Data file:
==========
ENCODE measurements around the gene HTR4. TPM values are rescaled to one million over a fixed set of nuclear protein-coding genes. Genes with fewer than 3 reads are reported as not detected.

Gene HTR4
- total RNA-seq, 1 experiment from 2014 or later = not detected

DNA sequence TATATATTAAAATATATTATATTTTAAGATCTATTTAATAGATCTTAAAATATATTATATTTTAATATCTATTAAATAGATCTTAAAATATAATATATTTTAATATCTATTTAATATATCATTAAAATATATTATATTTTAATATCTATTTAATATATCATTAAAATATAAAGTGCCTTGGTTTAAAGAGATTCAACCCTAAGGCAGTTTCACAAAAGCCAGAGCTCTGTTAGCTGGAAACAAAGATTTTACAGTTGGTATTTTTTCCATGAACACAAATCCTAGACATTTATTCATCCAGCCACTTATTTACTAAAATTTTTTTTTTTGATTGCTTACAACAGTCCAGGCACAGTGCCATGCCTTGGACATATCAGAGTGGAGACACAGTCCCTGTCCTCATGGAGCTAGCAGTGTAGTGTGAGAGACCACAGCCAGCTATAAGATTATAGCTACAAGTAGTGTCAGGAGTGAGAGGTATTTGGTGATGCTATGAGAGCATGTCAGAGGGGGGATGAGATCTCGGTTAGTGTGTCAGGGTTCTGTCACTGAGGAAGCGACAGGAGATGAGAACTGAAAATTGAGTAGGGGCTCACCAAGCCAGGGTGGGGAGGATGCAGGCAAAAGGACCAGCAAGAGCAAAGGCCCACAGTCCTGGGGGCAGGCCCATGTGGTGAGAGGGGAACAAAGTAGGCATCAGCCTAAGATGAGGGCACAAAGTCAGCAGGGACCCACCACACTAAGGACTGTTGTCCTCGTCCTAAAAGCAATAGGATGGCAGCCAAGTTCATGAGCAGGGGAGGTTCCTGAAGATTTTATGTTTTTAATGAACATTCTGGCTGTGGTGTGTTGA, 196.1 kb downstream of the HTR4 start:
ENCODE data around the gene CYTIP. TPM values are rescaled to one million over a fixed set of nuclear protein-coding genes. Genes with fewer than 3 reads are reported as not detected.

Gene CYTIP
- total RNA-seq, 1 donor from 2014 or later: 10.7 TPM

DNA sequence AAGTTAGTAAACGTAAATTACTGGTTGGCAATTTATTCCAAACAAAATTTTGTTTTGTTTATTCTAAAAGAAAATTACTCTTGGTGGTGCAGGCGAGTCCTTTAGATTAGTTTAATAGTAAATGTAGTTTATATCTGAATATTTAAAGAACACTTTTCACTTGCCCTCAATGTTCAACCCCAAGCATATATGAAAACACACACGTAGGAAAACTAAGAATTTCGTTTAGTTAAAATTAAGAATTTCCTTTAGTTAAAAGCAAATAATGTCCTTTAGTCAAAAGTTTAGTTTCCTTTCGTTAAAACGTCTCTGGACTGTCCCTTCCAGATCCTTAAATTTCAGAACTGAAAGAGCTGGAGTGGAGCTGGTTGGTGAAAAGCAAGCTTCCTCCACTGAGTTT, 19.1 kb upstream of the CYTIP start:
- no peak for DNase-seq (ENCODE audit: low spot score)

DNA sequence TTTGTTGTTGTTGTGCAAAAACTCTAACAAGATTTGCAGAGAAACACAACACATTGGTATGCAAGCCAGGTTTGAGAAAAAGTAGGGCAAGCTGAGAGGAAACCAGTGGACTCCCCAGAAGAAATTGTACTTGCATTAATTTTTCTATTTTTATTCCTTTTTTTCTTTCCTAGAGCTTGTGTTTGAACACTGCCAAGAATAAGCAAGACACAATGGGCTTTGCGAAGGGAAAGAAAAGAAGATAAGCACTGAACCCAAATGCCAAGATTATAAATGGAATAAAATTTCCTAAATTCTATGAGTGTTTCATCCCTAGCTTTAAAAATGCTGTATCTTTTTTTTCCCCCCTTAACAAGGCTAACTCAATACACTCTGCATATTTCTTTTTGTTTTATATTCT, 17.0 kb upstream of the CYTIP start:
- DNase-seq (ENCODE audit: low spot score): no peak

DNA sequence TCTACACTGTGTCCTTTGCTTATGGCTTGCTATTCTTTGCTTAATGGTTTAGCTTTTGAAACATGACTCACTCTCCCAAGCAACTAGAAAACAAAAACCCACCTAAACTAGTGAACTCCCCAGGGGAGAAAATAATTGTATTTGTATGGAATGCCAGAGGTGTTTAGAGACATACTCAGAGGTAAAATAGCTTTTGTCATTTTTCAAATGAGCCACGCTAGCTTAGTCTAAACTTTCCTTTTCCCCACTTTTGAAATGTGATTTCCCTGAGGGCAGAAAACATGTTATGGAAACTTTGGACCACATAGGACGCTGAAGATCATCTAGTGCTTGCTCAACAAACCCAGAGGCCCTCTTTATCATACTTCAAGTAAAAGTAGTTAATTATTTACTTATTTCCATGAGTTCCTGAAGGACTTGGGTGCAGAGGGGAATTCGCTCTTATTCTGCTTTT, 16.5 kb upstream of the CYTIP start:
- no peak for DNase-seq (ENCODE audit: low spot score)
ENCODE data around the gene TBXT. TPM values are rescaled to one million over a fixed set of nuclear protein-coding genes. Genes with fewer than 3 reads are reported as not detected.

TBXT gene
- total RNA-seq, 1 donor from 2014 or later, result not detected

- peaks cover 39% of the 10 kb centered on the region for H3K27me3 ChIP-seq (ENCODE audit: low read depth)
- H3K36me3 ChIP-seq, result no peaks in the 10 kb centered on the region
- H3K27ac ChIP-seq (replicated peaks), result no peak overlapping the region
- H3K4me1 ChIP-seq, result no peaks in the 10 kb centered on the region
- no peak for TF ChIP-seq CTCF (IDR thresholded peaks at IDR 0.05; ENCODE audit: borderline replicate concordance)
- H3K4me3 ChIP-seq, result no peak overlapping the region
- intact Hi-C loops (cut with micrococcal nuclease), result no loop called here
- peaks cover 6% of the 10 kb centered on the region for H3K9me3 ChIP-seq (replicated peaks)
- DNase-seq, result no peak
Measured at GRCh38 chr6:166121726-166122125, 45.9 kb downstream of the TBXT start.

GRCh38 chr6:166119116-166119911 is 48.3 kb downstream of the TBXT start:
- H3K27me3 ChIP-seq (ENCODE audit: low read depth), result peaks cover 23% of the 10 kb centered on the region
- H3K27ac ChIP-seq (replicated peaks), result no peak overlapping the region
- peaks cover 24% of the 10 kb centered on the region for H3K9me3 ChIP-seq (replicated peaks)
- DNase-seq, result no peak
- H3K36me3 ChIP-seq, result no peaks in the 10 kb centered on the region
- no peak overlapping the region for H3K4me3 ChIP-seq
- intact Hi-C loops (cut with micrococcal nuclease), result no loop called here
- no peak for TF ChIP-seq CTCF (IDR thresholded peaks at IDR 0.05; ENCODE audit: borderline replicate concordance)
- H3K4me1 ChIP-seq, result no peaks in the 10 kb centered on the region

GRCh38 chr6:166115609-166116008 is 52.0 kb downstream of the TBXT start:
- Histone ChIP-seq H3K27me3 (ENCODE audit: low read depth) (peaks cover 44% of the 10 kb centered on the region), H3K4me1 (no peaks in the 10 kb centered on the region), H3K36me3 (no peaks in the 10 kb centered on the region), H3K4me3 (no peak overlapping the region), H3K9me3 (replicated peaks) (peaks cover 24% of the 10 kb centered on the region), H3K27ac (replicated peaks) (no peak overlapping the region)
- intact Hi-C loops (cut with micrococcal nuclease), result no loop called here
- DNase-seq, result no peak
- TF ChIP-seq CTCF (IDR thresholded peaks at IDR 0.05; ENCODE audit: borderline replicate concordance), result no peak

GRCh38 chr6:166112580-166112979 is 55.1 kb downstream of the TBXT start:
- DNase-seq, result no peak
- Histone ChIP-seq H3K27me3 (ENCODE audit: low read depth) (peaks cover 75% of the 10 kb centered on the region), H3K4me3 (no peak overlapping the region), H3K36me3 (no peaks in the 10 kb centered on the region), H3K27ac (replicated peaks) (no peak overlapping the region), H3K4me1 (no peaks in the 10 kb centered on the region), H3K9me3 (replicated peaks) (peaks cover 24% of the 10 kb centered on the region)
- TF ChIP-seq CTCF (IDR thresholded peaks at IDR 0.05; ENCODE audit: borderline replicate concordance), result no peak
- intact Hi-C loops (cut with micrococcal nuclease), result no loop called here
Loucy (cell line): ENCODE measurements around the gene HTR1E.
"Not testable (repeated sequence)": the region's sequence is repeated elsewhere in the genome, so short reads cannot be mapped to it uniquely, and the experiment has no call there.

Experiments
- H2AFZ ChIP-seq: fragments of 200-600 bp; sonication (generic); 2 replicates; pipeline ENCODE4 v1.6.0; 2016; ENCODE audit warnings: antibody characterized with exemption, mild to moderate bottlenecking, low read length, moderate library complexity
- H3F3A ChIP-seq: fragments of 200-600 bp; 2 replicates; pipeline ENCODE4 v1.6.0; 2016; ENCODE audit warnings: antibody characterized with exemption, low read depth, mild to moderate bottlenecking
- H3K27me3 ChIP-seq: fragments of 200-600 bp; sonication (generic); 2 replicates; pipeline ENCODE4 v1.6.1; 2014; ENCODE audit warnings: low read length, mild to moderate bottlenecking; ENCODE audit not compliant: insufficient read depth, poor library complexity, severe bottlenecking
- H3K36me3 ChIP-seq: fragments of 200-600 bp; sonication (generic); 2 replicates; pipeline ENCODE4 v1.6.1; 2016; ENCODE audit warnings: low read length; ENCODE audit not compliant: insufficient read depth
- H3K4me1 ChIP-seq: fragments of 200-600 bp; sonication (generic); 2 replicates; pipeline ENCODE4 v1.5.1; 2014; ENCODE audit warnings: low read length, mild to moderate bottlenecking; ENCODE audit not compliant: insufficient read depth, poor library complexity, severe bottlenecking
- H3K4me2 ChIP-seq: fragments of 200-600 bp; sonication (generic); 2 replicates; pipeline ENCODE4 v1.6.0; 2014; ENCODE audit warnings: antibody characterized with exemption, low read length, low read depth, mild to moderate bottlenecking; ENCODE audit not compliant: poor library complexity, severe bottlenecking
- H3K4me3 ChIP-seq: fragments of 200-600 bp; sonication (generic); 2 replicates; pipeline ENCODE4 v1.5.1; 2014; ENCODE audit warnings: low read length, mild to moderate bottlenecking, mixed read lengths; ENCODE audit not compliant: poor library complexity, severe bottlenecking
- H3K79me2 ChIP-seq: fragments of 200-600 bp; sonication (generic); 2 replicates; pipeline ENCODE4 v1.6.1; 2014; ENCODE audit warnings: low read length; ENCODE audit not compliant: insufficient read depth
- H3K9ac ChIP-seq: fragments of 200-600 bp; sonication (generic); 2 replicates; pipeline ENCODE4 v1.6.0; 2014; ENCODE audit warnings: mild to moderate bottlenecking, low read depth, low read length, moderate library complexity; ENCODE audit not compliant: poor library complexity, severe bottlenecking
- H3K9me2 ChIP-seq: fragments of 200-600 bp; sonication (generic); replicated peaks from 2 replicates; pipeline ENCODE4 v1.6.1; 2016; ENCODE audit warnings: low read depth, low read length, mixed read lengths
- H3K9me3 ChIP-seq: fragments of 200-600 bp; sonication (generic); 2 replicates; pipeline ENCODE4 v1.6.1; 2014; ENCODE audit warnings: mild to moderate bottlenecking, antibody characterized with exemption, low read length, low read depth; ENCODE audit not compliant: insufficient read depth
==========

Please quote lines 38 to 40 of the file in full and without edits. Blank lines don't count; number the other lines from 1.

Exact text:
- Histone ChIP-seq H3K27me3 (ENCODE audit: low read depth) (peaks cover 44% of the 10 kb centered on the region), H3K4me1 (no peaks in the 10 kb centered on the region), H3K36me3 (no peaks in the 10 kb centered on the region), H3K4me3 (no peak overlapping the region), H3K9me3 (replicated peaks) (peaks cover 24% of the 10 kb centered on the region), H3K27ac (replicated peaks) (no peak overlapping the region)
- intact Hi-C loops (cut with micrococcal nuclease), result no loop called here
- DNase-seq, result no peak